Cave’s first Soundsuit, made out of twigs, was a direct response to the Rodney King beating, a visual image about social justice that was both brutal and empowering. Just as the violence around the Rodney King beating was the impetus to Cave’s early work, the death of men such as Eric Garner, Trayvon Martin, and Michael Brown drives his new imagery. For Cave’s MASS MoCA installation, Until — a play on the phrase “innocent until proven guilty,” or in this case “guilty until proven innocent” — he addresses issues of gun violence, gun control policy, race relations, and gender politics in America today.
Until begins with a dense sculptural field of metallic lawn ornaments leading to a crystal cloud topped by a private garden populated with birds, flowers, and black-face lawn jockeys, finally coming to rest before a cliff wall hand-woven with shoelaces and hundreds of thousands of colorful pony beads. This is an active space where alluring kinetics and a sumptuous, overwhelming materiality give way to stark images of guns, bullets, and targets, positioning us all as culpable, vulnerable, and potentially under attack. The aim of this is pointed, questioning us to spark discussion about important issues in a space that is at once dazzling, provocative, and — ultimately — optimistic. Cave believes in humanity, celebrating possibility while also creating a forum for critical discussion that eventually provokes the question, “Is there racism in heaven?”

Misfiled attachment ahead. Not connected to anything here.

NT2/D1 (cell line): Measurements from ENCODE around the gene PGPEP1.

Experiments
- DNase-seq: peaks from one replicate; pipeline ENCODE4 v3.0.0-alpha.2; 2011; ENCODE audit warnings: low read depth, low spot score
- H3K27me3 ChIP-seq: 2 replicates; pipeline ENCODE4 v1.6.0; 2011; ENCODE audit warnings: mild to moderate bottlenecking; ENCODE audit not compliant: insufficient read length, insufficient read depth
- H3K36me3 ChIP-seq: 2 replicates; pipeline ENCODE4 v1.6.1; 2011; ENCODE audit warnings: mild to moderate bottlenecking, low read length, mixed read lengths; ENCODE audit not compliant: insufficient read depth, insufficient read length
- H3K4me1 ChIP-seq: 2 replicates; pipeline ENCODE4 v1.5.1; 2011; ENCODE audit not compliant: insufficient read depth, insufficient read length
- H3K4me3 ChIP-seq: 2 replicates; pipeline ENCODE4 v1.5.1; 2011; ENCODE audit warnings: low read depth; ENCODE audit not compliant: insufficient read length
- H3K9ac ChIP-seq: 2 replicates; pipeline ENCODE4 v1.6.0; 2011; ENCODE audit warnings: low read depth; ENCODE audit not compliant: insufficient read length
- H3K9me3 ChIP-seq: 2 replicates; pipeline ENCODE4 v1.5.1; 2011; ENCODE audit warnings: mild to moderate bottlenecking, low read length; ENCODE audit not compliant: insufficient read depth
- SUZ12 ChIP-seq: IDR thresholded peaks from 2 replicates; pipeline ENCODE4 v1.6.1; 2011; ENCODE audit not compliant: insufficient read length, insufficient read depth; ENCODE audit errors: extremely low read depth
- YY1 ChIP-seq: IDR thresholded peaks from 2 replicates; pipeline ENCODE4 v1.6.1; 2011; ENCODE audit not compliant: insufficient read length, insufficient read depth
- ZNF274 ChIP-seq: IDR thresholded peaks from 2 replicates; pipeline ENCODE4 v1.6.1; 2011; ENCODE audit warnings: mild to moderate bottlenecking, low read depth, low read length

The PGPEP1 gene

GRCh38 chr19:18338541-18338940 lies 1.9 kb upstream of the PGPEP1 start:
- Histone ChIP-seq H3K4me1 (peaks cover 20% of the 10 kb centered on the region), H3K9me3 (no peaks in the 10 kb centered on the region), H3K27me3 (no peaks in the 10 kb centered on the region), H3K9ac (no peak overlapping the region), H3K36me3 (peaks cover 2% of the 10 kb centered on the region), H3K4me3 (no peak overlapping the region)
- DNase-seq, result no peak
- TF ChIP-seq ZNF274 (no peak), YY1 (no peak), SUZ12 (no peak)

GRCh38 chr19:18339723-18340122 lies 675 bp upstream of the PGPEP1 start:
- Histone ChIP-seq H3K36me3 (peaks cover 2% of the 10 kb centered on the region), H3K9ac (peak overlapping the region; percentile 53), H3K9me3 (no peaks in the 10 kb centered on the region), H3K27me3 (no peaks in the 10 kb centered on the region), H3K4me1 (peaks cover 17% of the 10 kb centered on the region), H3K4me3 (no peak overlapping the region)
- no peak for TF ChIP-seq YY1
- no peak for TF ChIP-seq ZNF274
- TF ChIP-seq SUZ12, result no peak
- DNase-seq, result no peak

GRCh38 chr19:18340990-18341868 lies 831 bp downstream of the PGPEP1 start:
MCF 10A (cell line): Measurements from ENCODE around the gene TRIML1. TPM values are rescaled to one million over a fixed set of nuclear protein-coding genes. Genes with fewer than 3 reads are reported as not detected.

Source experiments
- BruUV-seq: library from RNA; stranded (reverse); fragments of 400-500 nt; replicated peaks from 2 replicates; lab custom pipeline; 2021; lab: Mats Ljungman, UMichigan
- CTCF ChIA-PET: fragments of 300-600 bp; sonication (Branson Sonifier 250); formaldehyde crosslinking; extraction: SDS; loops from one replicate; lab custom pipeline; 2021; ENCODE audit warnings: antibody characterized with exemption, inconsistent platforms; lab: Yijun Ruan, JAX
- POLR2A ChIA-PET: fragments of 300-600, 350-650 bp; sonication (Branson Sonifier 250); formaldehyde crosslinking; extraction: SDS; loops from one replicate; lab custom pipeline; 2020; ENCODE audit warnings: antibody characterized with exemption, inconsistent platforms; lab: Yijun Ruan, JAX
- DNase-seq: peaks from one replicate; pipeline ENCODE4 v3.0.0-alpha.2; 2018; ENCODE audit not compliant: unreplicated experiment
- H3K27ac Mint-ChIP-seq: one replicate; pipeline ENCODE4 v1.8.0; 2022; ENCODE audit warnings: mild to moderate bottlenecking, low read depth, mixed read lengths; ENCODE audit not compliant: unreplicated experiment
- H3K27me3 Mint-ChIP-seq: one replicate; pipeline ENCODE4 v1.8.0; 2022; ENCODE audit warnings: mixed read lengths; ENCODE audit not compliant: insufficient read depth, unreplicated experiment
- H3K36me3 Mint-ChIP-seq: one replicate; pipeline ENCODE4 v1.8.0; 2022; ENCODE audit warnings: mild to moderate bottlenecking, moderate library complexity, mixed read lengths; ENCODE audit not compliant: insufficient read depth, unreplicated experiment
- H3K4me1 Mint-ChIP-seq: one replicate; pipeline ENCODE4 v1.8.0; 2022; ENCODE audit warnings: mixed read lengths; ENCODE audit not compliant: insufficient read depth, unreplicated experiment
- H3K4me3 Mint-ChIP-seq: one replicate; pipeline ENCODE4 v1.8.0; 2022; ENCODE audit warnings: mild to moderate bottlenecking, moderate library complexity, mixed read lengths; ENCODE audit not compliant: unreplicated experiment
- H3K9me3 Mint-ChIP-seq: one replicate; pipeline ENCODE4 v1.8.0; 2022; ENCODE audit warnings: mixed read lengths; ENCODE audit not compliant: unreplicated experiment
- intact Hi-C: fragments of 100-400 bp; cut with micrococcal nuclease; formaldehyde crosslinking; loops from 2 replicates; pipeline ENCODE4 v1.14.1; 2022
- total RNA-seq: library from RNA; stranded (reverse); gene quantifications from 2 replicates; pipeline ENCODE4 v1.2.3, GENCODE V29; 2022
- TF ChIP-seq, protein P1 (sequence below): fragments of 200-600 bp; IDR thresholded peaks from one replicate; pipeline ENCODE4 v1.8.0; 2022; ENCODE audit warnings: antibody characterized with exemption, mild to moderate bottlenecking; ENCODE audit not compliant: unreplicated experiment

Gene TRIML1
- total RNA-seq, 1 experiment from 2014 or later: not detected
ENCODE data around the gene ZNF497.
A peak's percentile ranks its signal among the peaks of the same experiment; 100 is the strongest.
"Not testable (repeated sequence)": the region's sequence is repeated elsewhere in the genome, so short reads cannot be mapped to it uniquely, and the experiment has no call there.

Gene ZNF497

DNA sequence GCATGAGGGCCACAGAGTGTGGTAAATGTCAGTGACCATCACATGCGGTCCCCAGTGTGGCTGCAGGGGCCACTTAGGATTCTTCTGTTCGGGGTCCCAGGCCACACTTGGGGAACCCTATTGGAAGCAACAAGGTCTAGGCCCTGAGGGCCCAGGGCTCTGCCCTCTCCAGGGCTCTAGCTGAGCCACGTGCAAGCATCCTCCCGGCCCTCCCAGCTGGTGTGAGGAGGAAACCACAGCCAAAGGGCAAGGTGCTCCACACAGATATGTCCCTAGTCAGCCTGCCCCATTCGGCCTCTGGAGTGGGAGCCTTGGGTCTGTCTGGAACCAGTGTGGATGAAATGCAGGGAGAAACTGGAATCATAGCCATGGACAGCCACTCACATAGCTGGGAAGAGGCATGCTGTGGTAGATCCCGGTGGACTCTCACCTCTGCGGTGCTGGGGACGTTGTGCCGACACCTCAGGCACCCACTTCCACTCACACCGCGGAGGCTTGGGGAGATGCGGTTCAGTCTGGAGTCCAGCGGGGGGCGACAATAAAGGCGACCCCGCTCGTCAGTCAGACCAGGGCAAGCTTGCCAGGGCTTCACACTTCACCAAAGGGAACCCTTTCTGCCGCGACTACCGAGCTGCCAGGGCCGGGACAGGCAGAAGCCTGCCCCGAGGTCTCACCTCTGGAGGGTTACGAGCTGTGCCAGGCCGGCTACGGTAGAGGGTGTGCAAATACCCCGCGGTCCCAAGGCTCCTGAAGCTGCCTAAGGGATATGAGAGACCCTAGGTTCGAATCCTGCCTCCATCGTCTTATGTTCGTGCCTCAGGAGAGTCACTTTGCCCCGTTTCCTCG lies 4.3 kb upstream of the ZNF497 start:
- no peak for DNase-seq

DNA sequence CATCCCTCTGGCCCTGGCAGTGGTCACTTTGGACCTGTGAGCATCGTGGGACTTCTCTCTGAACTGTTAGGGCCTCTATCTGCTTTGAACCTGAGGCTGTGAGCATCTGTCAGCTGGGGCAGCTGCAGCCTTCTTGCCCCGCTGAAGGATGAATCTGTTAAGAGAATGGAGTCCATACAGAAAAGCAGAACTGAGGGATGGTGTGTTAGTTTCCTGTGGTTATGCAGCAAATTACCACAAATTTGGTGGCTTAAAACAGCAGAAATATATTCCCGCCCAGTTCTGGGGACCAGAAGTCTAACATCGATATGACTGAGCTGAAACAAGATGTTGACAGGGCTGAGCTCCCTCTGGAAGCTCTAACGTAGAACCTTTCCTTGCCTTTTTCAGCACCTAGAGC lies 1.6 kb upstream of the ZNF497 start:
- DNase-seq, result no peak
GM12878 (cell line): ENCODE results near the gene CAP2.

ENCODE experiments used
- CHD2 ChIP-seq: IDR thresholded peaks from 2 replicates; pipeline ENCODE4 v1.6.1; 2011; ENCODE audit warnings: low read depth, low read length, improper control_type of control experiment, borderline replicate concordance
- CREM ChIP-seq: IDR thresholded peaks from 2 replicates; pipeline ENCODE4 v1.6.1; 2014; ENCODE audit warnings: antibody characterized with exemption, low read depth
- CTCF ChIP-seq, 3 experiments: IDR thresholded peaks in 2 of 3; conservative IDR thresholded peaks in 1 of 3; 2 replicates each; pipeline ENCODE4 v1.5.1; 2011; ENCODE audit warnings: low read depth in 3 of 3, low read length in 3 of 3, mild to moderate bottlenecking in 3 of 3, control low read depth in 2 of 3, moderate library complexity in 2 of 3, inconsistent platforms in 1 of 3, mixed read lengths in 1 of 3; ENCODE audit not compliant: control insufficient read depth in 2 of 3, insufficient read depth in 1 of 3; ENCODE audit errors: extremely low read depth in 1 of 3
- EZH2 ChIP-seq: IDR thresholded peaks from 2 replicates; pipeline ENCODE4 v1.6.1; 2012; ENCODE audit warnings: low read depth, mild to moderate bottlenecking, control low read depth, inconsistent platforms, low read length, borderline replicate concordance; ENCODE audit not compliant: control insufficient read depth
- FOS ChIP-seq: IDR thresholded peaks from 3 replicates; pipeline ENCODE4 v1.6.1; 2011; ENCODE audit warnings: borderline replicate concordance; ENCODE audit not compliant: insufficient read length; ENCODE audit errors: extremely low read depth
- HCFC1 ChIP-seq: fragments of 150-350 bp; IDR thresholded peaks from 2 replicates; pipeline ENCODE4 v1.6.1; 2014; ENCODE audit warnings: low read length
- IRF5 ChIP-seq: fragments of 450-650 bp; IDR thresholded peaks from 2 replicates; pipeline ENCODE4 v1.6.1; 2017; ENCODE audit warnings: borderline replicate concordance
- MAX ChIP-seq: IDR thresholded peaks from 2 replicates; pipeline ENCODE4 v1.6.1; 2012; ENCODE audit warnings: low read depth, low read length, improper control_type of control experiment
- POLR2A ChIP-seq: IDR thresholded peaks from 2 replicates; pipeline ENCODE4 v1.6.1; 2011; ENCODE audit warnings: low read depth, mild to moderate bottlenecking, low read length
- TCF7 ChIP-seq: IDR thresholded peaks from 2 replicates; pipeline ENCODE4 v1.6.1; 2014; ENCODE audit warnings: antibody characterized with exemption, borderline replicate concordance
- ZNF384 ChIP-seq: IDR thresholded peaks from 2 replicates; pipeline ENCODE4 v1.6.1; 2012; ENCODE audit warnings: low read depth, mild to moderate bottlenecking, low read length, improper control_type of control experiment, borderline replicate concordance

Nick Cave: Until was organized by MASS MoCA and co-produced by Crystal Bridges Museum of American Art of Bentonville, Arkansas, and Carriageworks of Sydney, Australia.
Principal exhibition support was provided by an anonymous gift. Major exhibition support was provided by the Horace W. Goldsmith Foundation, the Barr Foundation, the Massachusetts Cultural Council, the National Endowment for the Arts, Jack Shainman Gallery, Marilyn and Larry Fields, BeadKraft, and the Robert Lehman Foundation.
Exhibition photography by:
James Prinz and Grace Clark